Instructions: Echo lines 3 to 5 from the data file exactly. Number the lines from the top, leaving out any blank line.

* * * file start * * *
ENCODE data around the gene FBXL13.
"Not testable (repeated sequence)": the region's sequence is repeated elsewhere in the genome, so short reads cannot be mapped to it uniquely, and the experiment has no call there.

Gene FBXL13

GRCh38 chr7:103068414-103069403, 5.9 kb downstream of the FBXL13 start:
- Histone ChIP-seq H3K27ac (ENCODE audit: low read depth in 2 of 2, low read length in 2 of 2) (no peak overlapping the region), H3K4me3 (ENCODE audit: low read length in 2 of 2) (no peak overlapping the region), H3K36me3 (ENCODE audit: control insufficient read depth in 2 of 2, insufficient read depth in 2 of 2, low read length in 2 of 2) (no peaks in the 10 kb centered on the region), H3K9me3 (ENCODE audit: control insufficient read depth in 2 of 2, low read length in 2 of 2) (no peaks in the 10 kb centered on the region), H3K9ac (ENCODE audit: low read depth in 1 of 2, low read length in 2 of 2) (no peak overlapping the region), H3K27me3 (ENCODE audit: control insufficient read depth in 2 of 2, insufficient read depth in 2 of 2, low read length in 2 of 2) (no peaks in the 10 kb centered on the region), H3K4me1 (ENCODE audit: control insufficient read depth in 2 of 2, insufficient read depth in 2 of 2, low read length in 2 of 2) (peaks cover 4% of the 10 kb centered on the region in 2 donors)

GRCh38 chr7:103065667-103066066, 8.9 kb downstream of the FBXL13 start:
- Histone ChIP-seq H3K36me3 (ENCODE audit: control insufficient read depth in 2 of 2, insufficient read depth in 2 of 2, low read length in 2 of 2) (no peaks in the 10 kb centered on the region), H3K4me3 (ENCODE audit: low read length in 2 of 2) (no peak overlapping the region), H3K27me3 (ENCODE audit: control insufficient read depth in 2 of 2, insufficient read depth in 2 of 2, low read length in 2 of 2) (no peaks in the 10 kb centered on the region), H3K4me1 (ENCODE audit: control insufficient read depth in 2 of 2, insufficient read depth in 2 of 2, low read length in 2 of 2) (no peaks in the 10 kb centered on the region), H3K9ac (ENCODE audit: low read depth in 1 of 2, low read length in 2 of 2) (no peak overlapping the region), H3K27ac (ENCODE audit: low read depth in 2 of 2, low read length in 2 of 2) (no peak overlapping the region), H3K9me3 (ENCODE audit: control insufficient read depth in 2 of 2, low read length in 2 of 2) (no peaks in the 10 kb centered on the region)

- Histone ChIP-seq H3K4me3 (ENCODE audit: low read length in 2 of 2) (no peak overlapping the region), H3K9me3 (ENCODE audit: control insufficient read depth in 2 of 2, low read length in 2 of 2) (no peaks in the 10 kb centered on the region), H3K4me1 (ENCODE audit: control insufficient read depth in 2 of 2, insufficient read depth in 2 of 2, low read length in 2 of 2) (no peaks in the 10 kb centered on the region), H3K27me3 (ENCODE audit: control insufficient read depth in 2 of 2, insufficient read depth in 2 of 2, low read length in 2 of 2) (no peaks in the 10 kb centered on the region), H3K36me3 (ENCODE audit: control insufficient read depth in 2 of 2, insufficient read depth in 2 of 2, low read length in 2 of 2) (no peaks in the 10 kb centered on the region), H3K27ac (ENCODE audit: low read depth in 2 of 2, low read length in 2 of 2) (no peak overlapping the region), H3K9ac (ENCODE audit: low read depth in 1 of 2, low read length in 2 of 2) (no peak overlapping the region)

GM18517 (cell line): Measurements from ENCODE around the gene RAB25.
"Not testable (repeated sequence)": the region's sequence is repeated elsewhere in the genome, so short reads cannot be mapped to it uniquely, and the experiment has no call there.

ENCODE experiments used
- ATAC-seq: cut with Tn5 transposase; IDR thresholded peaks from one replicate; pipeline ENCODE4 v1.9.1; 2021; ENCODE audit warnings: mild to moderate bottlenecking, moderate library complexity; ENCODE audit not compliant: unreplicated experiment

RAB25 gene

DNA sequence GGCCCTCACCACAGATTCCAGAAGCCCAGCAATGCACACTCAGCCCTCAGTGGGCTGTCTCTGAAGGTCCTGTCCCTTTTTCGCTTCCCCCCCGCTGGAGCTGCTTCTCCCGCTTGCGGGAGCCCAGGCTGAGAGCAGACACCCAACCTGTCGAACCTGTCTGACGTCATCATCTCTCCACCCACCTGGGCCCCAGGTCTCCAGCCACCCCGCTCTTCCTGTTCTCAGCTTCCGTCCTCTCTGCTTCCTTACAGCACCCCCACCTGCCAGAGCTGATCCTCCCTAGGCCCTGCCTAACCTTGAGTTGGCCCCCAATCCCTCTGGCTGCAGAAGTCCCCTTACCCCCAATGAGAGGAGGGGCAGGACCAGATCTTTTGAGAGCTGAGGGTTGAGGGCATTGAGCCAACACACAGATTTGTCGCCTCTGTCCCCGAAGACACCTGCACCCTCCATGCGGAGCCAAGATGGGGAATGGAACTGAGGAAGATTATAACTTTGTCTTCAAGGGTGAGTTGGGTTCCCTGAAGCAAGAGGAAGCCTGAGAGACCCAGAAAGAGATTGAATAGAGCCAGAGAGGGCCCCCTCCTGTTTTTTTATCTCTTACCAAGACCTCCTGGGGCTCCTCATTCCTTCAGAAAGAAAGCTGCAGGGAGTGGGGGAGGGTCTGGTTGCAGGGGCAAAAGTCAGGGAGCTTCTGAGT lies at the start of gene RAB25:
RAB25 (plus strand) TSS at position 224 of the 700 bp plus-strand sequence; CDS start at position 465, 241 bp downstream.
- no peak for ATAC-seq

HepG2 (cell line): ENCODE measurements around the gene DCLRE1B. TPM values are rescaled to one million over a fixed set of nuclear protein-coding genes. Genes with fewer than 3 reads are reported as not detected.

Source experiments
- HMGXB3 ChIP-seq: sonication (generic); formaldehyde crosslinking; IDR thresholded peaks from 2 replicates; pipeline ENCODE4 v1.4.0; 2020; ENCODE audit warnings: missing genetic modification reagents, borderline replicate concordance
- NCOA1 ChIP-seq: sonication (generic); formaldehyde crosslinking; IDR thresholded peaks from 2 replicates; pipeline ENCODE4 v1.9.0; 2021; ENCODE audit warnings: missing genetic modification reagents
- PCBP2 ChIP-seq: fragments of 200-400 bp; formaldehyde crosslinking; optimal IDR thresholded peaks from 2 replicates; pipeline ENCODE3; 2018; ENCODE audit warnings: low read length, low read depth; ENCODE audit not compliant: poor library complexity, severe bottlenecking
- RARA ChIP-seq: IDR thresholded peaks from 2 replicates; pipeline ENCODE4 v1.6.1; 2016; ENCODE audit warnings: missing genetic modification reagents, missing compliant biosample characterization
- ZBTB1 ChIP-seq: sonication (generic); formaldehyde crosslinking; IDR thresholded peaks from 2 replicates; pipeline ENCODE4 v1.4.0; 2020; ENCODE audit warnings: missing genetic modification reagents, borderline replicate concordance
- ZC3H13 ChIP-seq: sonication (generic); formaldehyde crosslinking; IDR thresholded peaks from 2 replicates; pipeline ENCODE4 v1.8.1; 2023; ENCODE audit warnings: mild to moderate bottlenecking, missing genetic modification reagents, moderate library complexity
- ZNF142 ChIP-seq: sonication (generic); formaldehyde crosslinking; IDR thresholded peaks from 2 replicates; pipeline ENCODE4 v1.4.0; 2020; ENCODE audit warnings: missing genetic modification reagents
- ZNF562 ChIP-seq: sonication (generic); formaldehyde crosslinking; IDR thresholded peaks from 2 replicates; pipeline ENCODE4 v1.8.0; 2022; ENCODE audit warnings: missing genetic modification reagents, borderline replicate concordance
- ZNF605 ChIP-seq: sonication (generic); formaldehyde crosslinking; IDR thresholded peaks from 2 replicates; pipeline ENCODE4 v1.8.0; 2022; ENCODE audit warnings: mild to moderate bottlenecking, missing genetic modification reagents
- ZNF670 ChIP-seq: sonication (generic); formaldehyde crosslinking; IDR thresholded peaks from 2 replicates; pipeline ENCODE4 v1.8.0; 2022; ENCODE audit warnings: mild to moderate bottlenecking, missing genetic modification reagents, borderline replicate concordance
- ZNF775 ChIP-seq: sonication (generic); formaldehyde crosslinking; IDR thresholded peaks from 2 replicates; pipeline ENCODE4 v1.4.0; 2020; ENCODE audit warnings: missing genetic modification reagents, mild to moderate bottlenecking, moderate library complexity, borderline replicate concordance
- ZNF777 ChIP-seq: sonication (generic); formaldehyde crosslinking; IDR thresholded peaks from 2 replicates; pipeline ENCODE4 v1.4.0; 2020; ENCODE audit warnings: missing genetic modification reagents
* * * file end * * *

Gene FBXL13

GRCh38 chr7:103068414-103069403, 5.9 kb downstream of the FBXL13 start:
- Histone ChIP-seq H3K27ac (ENCODE audit: low read depth in 2 of 2, low read length in 2 of 2) (no peak overlapping the region), H3K4me3 (ENCODE audit: low read length in 2 of 2) (no peak overlapping the region), H3K36me3 (ENCODE audit: control insufficient read depth in 2 of 2, insufficient read depth in 2 of 2, low read length in 2 of 2) (no peaks in the 10 kb centered on the region), H3K9me3 (ENCODE audit: control insufficient read depth in 2 of 2, low read length in 2 of 2) (no peaks in the 10 kb centered on the region), H3K9ac (ENCODE audit: low read depth in 1 of 2, low read length in 2 of 2) (no peak overlapping the region), H3K27me3 (ENCODE audit: control insufficient read depth in 2 of 2, insufficient read depth in 2 of 2, low read length in 2 of 2) (no peaks in the 10 kb centered on the region), H3K4me1 (ENCODE audit: control insufficient read depth in 2 of 2, insufficient read depth in 2 of 2, low read length in 2 of 2) (peaks cover 4% of the 10 kb centered on the region in 2 donors)